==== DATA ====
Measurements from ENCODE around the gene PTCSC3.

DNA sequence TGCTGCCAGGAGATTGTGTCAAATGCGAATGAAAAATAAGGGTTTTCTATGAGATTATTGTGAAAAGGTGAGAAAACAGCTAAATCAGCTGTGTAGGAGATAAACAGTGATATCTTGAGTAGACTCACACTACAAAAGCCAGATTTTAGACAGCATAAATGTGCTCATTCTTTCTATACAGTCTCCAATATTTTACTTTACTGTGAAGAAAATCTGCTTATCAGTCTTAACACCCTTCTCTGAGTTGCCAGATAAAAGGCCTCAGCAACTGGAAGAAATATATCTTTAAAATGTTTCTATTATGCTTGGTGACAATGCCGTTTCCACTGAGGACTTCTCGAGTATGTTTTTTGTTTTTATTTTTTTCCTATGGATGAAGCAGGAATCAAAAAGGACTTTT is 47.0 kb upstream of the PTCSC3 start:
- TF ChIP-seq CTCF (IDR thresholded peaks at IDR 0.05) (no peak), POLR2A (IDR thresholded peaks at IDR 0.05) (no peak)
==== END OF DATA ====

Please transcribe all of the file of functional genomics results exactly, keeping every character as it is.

Measurements from ENCODE around the gene PTCSC3.

DNA sequence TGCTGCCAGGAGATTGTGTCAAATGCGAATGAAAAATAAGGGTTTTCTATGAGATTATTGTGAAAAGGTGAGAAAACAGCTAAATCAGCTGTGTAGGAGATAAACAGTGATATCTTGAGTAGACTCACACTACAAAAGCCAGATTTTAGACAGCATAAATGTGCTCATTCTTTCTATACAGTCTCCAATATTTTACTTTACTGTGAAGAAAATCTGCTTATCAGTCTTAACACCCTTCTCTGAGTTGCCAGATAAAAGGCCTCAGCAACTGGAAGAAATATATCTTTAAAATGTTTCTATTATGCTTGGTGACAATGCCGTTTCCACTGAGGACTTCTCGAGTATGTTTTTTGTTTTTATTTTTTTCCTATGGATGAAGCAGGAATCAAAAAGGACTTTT is 47.0 kb upstream of the PTCSC3 start:
- TF ChIP-seq CTCF (IDR thresholded peaks at IDR 0.05) (no peak), POLR2A (IDR thresholded peaks at IDR 0.05) (no peak)